I would like the public to know that most if not all sex workers arrived at this point not through a series of choices, but through a series of traumas.
DECSA’s Transitions program, which has been running for over fifteen years, aims to bridge the gap between sex work and conventional employment. The program helps clients learn life and employment skills so that they can begin to rebuild their lives, adopt healthier lifestyles, and find employment that will lift them out of poverty. Meanwhile, we help our clients work through trauma, understand their worth, and free themselves from sexual exploitation.
If you or someone you know needs assistance exiting the sex trade, contact us. We are here to help.
Throughout the year, our staff and clients are focused on hard-won progress. Breaking down barriers is never easy, and overcoming trauma and other challenges is tiring. So, when the holiday season approaches, we like to take time for reflection, appreciation, and joy.
On December 14, we’ll be hosting a Christmas luncheon for anyone who is or has been a client in the past year. By preparing and serving a holiday feast for our clients, we remind them that we acknowledge, admire, and respect their efforts and progress. DECSA would not be the same without them, and we owe them our gratitude. This is just one way we can demonstrate how much our clients mean to us, and also allows us to sit down and simply enjoy fun, unstructured time with them outside the daily routine.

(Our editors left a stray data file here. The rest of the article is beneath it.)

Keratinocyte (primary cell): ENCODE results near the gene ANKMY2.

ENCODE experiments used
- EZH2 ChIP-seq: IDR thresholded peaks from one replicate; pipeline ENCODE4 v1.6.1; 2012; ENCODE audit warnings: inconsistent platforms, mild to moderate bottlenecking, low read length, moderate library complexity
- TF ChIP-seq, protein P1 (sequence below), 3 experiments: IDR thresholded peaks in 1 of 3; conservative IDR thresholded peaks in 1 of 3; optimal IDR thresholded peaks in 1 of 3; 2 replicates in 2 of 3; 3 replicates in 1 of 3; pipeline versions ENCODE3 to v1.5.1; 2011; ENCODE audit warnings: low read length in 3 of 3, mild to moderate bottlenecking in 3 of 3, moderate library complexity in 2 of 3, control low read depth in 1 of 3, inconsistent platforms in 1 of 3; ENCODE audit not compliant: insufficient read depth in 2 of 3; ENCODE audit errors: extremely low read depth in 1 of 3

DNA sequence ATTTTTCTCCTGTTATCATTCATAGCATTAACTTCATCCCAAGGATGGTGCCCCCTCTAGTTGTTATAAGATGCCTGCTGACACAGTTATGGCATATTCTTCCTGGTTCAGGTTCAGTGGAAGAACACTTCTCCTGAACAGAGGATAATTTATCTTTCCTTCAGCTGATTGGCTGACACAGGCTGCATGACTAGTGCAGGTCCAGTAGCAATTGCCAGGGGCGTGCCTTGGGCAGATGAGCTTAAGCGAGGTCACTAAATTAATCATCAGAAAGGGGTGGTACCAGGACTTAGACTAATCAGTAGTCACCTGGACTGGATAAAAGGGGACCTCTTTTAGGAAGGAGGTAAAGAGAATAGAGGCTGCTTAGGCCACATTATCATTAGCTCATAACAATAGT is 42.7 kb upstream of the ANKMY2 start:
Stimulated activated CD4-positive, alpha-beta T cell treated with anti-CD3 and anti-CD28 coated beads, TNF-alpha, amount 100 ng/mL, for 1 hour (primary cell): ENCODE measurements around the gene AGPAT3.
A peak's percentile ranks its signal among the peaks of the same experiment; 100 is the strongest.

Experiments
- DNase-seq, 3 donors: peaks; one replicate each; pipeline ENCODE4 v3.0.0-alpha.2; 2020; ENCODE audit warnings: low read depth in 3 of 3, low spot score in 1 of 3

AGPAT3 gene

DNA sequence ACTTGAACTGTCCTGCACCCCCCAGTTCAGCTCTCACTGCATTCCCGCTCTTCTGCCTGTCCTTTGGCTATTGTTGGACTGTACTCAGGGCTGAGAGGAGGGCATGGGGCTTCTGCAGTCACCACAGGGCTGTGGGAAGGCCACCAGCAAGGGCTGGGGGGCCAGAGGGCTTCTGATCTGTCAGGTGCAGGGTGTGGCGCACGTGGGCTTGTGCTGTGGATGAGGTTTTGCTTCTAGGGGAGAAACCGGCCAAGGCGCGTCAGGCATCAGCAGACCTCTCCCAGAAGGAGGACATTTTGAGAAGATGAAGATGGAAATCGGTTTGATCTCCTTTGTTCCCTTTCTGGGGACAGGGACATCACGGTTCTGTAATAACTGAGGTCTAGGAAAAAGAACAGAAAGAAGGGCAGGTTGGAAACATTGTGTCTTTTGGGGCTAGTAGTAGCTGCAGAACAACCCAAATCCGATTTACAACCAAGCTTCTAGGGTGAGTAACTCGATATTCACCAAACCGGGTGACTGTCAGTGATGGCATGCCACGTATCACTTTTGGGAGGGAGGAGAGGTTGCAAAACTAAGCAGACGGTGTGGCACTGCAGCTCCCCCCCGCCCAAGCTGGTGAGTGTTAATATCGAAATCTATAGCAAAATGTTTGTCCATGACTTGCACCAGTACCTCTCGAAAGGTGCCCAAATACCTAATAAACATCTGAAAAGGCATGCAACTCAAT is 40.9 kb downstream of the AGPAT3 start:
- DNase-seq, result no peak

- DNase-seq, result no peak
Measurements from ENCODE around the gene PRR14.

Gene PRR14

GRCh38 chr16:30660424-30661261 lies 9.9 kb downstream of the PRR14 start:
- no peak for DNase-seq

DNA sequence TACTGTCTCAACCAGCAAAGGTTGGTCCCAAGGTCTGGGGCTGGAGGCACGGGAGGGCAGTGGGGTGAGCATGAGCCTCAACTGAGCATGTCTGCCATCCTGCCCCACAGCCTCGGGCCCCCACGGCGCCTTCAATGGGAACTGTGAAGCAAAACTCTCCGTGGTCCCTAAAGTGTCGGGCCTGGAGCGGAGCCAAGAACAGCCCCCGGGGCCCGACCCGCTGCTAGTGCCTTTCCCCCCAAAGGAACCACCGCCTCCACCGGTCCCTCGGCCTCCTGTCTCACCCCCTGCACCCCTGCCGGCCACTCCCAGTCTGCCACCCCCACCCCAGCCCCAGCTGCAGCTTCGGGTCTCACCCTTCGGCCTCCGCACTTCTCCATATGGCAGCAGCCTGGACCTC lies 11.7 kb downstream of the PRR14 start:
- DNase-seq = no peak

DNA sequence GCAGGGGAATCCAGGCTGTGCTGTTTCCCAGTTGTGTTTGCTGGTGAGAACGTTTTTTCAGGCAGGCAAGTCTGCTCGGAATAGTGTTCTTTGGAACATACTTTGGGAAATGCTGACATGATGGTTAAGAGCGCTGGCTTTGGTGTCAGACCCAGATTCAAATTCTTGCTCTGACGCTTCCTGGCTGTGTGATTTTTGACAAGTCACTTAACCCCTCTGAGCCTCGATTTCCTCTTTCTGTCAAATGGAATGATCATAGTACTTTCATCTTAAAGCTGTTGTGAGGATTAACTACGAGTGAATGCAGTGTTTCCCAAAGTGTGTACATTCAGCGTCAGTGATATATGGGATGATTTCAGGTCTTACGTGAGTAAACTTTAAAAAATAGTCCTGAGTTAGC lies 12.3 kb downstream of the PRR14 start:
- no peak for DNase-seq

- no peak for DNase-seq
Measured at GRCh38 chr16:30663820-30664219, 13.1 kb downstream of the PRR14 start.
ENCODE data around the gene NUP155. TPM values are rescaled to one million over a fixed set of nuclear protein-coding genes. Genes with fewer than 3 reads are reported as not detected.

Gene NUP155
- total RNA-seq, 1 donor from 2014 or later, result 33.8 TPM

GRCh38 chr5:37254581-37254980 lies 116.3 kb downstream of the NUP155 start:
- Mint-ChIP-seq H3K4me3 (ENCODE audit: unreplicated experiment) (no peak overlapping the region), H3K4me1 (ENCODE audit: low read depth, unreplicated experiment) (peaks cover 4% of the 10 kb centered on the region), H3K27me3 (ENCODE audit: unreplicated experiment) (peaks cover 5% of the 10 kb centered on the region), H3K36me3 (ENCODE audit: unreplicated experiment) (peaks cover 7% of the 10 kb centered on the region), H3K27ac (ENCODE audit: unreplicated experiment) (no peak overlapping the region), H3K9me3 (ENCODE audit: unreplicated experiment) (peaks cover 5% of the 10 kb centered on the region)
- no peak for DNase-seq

All the food for our luncheon is generously provided by Edmonton’s Food Bank, and it will be prepared and served by our staff. Still, we need help to obtain catering supplies, such as chafing (heating) dishes, serving utensils etc. Without these, the event cannot take place, so we’re reaching out to you—supporters, family, friends, neighbours, partners—to help us ensure our clients can enjoy a delicious holiday meal. For many of our clients, who live in low-income circumstances, this turkey dinner may be the only gift they are given this year. Help us make their holidays a little brighter.
If you’re interested in donating, please visit our campaign’s page, where you can see how much we’ve raised so far and contribute your own gift toward our goal. Remember that even if you can’t give at this time, we will still benefit from a share or two. Please share our campaign on your social media page, and tell all your friends!
We thank you for your generosity. We know you’ll help us serve some holiday spirit for those who need it most this season.